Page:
Thursday, January 4, 2018
The CPU security bug from hell
For the technically inclined (and likely only the technically inclined), here's a good overview of Spectre and Meltdown.
The short version for everyone else is that this bug allows a computer program to spy on the operating system and on other programs. Worse, it likely allows the program to tamper with these. Like I said, this is pretty serious stuff, so serious that Intel released a Press Release that is getting mocked by lots of people. It's bad when a company has to get PR flacks involved for a security issue, and it's worse when Linux Torvalds tells the world that you're L4m3.
So what is the impact to you? Well, it depends on what you do with your computer.
I just email/browse the web/Facebook: You don't need to worry for now if you get the patch. It seems likely that this bug can be weaponized on desktop computers, but the patch will fix this and not have noticeable impact to you. If this changes, I'll do another post, but don't sweat this - just get the patch. The patch will come from your regular software update (Windows Update or Linux patch from your distro).
I run servers for my company: You have a problem, and need to apply the security patch. It seems unlikely that you can just monitor logs, because this bug bypasses kernel security and so you logs would be suspect. Note that the patch will slow your servers down, maybe by a lot (I'm hearing 20% or more for database servers). If you run cloud servers like AWS, expect to pay another 5-10% in monthly CPU costs due to the slow down. You will need to update the software on any Hypervisor - VMWare, Xen, Docker, etc.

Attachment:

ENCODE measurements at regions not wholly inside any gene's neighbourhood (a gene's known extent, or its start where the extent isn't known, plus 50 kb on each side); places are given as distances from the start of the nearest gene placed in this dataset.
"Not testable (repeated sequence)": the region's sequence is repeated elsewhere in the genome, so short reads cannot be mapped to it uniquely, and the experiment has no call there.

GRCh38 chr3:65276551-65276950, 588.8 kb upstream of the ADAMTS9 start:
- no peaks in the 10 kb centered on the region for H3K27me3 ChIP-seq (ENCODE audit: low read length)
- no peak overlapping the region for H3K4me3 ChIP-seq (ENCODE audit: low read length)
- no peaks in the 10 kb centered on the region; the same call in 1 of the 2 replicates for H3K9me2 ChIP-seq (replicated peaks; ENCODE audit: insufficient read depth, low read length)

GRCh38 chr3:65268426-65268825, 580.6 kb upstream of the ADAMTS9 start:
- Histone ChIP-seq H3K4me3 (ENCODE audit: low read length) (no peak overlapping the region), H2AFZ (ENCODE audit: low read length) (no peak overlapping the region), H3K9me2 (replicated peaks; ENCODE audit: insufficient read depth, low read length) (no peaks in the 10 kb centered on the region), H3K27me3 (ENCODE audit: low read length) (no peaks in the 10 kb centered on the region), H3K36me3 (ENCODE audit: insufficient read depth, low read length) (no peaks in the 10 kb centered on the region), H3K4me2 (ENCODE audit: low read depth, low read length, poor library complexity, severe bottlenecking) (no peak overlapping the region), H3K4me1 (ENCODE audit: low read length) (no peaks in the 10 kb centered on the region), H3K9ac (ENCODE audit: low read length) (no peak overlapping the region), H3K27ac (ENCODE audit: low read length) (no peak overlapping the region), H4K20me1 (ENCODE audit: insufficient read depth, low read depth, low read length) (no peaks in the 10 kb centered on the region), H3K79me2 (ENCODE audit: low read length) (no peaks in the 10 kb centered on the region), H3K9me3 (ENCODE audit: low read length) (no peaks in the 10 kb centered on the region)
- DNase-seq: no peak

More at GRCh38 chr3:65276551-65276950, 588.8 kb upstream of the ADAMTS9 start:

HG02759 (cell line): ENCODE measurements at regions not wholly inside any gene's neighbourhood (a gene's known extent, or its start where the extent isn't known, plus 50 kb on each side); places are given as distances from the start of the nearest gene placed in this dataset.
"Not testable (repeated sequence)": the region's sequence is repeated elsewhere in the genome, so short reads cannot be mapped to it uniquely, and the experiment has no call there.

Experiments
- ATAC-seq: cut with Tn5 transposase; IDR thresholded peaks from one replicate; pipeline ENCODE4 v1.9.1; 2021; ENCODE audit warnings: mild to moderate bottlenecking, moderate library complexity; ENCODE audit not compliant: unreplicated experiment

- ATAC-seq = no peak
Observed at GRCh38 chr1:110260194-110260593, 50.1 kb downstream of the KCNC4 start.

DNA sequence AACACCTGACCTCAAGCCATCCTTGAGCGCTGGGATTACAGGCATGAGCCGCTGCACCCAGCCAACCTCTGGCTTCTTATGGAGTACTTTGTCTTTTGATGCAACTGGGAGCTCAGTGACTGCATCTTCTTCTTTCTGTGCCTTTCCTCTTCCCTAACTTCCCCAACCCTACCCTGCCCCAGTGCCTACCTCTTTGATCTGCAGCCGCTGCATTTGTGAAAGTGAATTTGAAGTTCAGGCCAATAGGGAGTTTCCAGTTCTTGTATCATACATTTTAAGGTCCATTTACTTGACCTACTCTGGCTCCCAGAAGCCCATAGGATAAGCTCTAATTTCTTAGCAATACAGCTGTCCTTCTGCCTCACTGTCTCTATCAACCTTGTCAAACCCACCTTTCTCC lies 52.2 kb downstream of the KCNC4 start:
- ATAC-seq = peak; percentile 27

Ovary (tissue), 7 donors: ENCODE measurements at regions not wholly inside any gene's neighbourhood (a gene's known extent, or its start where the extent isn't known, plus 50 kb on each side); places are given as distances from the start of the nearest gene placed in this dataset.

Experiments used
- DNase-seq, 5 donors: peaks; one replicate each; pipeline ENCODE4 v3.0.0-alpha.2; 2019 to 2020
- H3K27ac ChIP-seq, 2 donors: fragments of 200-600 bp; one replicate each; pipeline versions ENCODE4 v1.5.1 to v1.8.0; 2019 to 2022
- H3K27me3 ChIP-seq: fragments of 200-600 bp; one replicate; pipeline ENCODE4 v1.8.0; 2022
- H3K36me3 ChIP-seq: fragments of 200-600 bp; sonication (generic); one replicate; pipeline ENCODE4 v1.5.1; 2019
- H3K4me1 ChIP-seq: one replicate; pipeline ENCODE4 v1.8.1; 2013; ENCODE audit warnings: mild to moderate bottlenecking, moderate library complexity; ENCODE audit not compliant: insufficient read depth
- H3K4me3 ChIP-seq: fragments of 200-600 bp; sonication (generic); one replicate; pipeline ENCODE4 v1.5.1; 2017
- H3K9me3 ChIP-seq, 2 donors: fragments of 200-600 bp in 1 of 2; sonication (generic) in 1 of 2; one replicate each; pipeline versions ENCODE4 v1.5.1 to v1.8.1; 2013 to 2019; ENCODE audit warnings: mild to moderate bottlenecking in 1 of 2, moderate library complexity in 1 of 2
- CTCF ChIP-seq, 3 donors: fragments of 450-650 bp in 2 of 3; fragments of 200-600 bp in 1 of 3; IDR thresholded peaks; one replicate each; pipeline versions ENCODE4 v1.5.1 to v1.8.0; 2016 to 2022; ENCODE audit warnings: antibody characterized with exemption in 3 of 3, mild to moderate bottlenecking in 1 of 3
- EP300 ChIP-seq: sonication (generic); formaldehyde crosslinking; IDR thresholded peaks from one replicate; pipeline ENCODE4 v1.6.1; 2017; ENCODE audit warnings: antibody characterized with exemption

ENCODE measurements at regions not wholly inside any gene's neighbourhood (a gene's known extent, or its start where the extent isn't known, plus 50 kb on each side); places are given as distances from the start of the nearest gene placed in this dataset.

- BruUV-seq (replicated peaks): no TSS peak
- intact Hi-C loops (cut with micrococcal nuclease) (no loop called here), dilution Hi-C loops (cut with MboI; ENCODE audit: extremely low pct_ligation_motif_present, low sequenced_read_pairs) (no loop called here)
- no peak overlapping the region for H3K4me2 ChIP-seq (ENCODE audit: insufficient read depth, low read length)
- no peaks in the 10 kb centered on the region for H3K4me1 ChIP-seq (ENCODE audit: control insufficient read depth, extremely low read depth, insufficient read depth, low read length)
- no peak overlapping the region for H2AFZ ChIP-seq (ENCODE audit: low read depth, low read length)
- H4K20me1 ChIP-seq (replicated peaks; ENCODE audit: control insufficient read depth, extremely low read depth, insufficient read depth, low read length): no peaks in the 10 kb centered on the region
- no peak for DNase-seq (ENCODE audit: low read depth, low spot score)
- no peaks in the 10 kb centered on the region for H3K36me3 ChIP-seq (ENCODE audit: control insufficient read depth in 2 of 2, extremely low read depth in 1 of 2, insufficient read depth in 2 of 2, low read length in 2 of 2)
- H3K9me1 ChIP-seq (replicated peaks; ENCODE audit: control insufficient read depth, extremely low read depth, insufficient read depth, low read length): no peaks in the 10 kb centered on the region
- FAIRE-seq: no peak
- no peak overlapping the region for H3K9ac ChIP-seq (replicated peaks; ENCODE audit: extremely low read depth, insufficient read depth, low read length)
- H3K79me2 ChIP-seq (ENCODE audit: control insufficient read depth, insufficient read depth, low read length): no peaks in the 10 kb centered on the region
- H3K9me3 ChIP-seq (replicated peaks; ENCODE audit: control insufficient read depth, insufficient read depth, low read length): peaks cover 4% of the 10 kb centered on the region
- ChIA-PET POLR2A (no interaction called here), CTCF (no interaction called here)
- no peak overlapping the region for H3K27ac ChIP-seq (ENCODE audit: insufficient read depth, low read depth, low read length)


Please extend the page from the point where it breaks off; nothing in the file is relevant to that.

This said, what we're seeing is a new class of security vulnerability that we've never seen before. I expect that this isn't the only vulnerability of this type, and so we can expect to see more of these in the future. Right now this is just for Intel (if you have AMD CPUs then you're not vulnerable) but there is no reason to thing that AMD is immune - likely nobody has (yet) looked at that hardware. At least that we know (*cough* NSA *cough*).
The other implication is that self driving cars are probably MUCH less safe than we think (and some of us don't think that they're very safe). More specifically, their security models are not robust, and so we can expect them to be a target rich environment for all sorts of mischief.
UPDATE 4 January 2018 12:22: Microsoft is releasing an out-of-normal-schedule update to fix this later today. This is very unusual and shows how serious this issue is. If you have autoupdate enabled (you almost certainly do) then this will automatically download and install tonight. Your computer will have to reboot.
And note that Apple has already patched this in MacOS 10.13.2 which came out a month ago.